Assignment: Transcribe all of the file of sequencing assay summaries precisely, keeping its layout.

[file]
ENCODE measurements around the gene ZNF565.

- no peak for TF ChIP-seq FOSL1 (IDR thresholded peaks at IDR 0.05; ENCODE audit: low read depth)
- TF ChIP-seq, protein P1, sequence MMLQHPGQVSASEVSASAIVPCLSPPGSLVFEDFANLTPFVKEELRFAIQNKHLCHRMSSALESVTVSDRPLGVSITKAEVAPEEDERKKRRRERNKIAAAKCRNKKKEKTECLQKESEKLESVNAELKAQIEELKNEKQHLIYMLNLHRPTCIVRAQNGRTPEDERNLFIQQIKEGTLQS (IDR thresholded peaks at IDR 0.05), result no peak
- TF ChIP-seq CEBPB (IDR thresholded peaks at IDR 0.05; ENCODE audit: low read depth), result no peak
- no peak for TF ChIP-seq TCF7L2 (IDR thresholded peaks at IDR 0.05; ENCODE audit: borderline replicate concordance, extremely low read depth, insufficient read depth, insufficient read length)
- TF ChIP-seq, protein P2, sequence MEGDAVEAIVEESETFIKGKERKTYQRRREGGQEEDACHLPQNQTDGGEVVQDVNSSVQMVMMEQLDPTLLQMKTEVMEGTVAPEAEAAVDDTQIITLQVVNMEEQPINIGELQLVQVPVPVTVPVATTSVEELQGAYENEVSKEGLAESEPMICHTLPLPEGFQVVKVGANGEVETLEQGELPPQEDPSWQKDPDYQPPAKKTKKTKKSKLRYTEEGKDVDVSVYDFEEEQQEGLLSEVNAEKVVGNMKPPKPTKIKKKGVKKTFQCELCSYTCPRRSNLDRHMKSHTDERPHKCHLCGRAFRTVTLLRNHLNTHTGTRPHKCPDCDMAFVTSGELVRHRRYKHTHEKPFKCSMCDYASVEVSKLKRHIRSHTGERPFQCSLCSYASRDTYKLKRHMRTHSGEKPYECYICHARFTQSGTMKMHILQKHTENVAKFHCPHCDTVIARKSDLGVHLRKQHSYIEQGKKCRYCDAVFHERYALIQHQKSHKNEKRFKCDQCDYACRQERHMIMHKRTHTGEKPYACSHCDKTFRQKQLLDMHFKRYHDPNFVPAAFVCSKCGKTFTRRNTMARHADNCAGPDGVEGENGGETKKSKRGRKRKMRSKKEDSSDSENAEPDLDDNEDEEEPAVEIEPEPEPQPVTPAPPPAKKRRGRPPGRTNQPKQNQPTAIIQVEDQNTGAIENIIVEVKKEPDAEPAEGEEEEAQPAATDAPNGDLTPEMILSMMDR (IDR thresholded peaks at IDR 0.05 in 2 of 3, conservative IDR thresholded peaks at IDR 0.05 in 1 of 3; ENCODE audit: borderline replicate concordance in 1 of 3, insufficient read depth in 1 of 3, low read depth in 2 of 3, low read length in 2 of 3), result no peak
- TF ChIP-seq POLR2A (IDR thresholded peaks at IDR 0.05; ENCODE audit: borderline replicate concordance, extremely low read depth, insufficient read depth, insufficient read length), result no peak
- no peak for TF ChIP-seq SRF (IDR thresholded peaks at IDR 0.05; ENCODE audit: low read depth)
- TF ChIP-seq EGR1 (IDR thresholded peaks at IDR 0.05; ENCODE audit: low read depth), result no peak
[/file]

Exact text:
ENCODE measurements around the gene ZNF565.

- no peak for TF ChIP-seq FOSL1 (IDR thresholded peaks at IDR 0.05; ENCODE audit: low read depth)
- TF ChIP-seq, protein P1, sequence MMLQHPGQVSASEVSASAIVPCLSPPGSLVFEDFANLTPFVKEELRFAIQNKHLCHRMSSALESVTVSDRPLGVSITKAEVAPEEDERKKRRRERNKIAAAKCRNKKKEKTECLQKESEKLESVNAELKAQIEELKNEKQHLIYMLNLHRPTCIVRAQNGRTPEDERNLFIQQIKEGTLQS (IDR thresholded peaks at IDR 0.05), result no peak
- TF ChIP-seq CEBPB (IDR thresholded peaks at IDR 0.05; ENCODE audit: low read depth), result no peak
- no peak for TF ChIP-seq TCF7L2 (IDR thresholded peaks at IDR 0.05; ENCODE audit: borderline replicate concordance, extremely low read depth, insufficient read depth, insufficient read length)
- TF ChIP-seq, protein P2, sequence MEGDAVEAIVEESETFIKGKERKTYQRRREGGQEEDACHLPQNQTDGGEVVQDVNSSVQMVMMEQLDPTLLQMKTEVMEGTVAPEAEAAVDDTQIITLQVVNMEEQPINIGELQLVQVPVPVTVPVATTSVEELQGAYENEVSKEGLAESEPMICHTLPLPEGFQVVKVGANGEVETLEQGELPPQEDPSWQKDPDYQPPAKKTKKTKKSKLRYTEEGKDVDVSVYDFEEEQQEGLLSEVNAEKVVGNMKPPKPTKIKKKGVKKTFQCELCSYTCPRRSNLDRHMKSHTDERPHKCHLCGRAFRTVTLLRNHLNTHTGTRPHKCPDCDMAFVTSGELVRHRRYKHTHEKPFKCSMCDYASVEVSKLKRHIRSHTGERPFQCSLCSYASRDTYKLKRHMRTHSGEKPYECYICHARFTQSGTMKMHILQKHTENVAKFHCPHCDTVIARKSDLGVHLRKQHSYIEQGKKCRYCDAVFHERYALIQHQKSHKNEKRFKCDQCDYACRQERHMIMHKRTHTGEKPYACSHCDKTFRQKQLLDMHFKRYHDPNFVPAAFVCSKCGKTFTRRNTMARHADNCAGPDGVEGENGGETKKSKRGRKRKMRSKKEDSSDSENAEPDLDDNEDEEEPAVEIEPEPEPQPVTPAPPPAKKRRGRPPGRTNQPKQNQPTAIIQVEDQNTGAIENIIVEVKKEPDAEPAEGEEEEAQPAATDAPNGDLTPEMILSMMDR (IDR thresholded peaks at IDR 0.05 in 2 of 3, conservative IDR thresholded peaks at IDR 0.05 in 1 of 3; ENCODE audit: borderline replicate concordance in 1 of 3, insufficient read depth in 1 of 3, low read depth in 2 of 3, low read length in 2 of 3), result no peak
- TF ChIP-seq POLR2A (IDR thresholded peaks at IDR 0.05; ENCODE audit: borderline replicate concordance, extremely low read depth, insufficient read depth, insufficient read length), result no peak
- no peak for TF ChIP-seq SRF (IDR thresholded peaks at IDR 0.05; ENCODE audit: low read depth)
- TF ChIP-seq EGR1 (IDR thresholded peaks at IDR 0.05; ENCODE audit: low read depth), result no peak